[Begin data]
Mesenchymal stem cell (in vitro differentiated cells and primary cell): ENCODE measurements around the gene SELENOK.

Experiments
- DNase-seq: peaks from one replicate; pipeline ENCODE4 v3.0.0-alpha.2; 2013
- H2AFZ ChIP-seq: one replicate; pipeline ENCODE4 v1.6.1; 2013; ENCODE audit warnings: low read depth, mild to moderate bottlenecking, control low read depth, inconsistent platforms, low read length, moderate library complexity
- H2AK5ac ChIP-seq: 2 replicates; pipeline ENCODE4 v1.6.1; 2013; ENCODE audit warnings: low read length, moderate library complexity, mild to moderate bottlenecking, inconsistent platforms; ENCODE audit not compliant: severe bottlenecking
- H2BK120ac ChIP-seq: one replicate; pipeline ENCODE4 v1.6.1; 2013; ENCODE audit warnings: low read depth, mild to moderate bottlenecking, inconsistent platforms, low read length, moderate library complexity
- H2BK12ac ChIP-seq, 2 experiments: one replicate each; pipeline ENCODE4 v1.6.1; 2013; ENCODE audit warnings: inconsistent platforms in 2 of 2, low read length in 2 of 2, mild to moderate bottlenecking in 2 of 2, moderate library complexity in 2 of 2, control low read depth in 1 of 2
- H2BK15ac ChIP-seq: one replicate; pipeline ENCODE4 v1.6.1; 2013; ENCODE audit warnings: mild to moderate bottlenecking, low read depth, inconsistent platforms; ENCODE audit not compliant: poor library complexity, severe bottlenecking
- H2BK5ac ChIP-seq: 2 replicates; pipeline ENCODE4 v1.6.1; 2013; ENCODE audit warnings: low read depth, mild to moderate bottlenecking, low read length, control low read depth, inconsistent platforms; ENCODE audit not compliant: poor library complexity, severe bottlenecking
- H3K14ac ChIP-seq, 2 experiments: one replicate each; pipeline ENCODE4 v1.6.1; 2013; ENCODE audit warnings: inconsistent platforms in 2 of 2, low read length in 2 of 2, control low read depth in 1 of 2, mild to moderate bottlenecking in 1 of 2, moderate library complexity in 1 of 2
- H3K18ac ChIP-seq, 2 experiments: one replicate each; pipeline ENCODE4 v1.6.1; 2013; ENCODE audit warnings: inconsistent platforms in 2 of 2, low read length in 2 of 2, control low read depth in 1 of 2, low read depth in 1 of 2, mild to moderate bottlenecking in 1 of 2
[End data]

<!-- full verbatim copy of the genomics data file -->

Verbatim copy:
Mesenchymal stem cell (in vitro differentiated cells and primary cell): ENCODE measurements around the gene SELENOK.

Experiments
- DNase-seq: peaks from one replicate; pipeline ENCODE4 v3.0.0-alpha.2; 2013
- H2AFZ ChIP-seq: one replicate; pipeline ENCODE4 v1.6.1; 2013; ENCODE audit warnings: low read depth, mild to moderate bottlenecking, control low read depth, inconsistent platforms, low read length, moderate library complexity
- H2AK5ac ChIP-seq: 2 replicates; pipeline ENCODE4 v1.6.1; 2013; ENCODE audit warnings: low read length, moderate library complexity, mild to moderate bottlenecking, inconsistent platforms; ENCODE audit not compliant: severe bottlenecking
- H2BK120ac ChIP-seq: one replicate; pipeline ENCODE4 v1.6.1; 2013; ENCODE audit warnings: low read depth, mild to moderate bottlenecking, inconsistent platforms, low read length, moderate library complexity
- H2BK12ac ChIP-seq, 2 experiments: one replicate each; pipeline ENCODE4 v1.6.1; 2013; ENCODE audit warnings: inconsistent platforms in 2 of 2, low read length in 2 of 2, mild to moderate bottlenecking in 2 of 2, moderate library complexity in 2 of 2, control low read depth in 1 of 2
- H2BK15ac ChIP-seq: one replicate; pipeline ENCODE4 v1.6.1; 2013; ENCODE audit warnings: mild to moderate bottlenecking, low read depth, inconsistent platforms; ENCODE audit not compliant: poor library complexity, severe bottlenecking
- H2BK5ac ChIP-seq: 2 replicates; pipeline ENCODE4 v1.6.1; 2013; ENCODE audit warnings: low read depth, mild to moderate bottlenecking, low read length, control low read depth, inconsistent platforms; ENCODE audit not compliant: poor library complexity, severe bottlenecking
- H3K14ac ChIP-seq, 2 experiments: one replicate each; pipeline ENCODE4 v1.6.1; 2013; ENCODE audit warnings: inconsistent platforms in 2 of 2, low read length in 2 of 2, control low read depth in 1 of 2, mild to moderate bottlenecking in 1 of 2, moderate library complexity in 1 of 2
- H3K18ac ChIP-seq, 2 experiments: one replicate each; pipeline ENCODE4 v1.6.1; 2013; ENCODE audit warnings: inconsistent platforms in 2 of 2, low read length in 2 of 2, control low read depth in 1 of 2, low read depth in 1 of 2, mild to moderate bottlenecking in 1 of 2